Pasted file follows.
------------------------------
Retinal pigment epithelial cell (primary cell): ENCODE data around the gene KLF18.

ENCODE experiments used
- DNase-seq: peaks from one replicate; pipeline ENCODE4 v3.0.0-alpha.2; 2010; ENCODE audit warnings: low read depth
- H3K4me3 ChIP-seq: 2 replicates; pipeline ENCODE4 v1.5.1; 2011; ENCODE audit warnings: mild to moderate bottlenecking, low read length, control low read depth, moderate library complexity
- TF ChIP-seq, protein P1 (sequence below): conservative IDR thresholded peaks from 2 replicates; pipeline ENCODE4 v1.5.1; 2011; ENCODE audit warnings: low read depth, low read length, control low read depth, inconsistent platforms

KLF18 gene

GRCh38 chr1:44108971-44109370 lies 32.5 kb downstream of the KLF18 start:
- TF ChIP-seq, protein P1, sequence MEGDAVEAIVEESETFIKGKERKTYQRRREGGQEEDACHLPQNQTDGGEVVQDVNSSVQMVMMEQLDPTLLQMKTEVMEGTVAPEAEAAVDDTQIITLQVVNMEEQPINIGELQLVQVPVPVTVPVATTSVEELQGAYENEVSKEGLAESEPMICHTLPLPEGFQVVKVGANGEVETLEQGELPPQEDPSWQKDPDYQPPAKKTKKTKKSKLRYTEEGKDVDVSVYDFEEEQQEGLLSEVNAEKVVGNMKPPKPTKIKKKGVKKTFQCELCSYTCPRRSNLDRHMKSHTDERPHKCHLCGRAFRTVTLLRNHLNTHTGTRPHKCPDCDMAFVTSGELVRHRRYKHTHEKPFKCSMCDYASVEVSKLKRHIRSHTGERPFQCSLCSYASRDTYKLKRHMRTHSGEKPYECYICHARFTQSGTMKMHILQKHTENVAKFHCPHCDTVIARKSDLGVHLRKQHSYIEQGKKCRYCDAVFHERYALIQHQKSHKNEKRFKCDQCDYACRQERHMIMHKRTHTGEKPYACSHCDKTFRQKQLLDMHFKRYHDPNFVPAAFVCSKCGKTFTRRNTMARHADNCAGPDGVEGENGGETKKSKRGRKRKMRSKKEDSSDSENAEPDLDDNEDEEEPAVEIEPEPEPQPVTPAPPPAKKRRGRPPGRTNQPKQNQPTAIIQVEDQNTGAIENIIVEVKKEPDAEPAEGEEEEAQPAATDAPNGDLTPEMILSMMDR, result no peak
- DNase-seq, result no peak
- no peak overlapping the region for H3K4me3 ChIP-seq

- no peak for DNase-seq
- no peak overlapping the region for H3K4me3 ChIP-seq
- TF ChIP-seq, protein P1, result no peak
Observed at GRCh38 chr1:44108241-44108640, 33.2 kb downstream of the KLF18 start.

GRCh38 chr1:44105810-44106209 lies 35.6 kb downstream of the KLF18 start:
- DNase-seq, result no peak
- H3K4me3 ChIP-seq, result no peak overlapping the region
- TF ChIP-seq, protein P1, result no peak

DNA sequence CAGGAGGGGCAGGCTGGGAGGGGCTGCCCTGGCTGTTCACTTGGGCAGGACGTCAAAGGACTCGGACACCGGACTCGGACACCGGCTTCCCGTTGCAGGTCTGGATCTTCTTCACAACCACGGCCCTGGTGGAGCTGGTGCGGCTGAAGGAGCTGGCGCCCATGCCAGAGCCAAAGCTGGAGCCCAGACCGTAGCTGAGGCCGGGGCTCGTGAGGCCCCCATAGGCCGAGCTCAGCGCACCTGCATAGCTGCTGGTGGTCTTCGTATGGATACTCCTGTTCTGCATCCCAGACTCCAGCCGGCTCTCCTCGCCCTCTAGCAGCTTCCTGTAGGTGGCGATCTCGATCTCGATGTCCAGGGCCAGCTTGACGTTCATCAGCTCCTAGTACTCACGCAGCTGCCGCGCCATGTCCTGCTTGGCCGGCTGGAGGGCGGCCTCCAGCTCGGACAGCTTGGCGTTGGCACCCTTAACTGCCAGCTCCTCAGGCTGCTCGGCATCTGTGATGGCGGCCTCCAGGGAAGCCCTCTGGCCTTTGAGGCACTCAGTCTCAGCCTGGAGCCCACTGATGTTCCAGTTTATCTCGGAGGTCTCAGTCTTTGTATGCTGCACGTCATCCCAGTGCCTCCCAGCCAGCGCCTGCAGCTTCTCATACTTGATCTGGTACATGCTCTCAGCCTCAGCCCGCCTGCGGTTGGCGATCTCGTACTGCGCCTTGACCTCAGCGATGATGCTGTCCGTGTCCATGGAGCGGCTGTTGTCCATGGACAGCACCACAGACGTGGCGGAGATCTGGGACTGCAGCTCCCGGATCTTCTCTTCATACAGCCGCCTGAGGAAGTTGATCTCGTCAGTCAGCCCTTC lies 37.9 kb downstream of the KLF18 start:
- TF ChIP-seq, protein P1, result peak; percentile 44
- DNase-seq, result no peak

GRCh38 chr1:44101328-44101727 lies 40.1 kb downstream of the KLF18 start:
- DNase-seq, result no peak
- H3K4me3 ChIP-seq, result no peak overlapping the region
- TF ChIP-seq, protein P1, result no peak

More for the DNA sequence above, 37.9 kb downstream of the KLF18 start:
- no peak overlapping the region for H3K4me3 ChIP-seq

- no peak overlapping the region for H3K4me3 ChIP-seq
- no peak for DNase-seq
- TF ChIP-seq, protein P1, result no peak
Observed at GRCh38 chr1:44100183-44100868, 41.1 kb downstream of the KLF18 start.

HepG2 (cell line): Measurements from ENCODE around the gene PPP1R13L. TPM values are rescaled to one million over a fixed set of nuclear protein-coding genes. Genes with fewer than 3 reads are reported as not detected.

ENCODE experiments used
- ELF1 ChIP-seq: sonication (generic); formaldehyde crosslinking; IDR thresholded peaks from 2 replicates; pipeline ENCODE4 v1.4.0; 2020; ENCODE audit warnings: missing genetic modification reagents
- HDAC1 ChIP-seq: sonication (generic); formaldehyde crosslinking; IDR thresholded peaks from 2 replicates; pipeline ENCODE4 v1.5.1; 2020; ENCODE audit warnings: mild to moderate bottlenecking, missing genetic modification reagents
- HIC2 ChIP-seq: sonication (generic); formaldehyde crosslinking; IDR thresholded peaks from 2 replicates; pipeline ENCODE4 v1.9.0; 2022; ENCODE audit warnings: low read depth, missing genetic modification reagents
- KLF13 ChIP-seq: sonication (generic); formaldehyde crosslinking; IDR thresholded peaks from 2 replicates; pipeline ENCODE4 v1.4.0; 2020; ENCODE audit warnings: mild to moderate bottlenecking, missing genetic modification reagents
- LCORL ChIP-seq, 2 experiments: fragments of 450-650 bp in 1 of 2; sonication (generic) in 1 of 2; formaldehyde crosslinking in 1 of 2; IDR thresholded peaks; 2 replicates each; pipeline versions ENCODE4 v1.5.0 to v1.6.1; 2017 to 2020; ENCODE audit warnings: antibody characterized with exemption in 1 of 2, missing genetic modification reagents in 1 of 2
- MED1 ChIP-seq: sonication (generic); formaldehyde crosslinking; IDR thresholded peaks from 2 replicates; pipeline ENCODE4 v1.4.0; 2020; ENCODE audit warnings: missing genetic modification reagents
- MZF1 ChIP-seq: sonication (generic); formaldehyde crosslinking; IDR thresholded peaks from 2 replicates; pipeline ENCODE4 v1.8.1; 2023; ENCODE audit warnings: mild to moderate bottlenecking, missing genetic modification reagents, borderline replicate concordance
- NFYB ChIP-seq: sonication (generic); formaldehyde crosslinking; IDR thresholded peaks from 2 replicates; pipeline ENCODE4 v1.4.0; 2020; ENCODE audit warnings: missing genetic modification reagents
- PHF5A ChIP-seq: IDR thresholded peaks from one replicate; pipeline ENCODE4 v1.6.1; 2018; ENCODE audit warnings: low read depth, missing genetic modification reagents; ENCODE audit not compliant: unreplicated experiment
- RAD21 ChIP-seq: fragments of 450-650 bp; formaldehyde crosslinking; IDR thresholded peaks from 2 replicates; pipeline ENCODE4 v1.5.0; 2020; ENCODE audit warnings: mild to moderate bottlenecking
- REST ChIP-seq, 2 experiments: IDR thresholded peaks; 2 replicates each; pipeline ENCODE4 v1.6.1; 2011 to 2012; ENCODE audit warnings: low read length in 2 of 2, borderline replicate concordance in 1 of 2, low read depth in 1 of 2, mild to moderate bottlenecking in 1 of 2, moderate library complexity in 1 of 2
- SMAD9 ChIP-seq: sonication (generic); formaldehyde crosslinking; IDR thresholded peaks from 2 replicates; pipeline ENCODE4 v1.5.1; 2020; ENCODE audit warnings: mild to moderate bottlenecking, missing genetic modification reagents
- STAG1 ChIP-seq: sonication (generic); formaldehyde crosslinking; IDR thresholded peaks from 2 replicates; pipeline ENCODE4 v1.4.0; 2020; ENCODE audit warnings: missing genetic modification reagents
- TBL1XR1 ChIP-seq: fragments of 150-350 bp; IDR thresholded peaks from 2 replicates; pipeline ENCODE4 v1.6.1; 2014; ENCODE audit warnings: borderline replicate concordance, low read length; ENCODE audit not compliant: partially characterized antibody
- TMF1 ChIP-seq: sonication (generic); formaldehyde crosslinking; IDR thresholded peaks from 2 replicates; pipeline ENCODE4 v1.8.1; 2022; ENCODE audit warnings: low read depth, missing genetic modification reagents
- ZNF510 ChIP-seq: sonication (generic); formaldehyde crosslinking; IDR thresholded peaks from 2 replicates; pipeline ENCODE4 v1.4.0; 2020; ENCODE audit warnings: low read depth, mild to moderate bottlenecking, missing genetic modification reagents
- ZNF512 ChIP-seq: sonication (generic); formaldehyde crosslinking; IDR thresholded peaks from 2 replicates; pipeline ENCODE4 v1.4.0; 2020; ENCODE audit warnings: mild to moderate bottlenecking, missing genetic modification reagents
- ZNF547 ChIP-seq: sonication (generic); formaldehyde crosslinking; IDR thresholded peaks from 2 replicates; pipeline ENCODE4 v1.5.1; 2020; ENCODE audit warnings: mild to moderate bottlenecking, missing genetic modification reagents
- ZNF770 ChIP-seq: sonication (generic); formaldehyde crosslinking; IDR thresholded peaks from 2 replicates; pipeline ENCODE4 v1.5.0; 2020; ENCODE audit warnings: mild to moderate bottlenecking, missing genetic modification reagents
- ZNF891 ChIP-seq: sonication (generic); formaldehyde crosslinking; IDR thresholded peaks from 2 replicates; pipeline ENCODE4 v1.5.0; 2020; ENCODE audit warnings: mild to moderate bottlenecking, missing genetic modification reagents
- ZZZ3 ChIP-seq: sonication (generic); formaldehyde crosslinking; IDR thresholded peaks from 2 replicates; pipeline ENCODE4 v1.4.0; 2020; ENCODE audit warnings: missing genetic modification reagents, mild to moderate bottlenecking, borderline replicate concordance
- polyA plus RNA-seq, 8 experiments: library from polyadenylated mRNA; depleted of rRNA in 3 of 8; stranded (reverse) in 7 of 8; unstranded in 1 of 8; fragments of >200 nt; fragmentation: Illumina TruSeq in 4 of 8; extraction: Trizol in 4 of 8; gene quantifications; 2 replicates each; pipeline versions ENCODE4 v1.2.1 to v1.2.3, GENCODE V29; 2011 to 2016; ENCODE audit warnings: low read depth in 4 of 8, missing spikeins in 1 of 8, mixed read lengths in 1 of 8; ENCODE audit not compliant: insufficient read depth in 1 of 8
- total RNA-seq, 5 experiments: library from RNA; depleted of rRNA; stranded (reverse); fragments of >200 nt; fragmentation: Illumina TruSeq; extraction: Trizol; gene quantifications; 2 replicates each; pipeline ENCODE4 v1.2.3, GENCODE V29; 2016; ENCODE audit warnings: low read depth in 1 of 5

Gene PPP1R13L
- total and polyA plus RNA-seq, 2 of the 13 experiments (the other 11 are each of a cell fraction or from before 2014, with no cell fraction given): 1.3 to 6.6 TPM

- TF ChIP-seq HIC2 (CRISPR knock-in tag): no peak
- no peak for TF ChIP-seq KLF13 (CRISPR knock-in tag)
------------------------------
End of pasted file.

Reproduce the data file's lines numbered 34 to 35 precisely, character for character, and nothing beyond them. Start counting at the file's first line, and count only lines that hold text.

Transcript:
- ELF1 ChIP-seq: sonication (generic); formaldehyde crosslinking; IDR thresholded peaks from 2 replicates; pipeline ENCODE4 v1.4.0; 2020; ENCODE audit warnings: missing genetic modification reagents
- HDAC1 ChIP-seq: sonication (generic); formaldehyde crosslinking; IDR thresholded peaks from 2 replicates; pipeline ENCODE4 v1.5.1; 2020; ENCODE audit warnings: mild to moderate bottlenecking, missing genetic modification reagents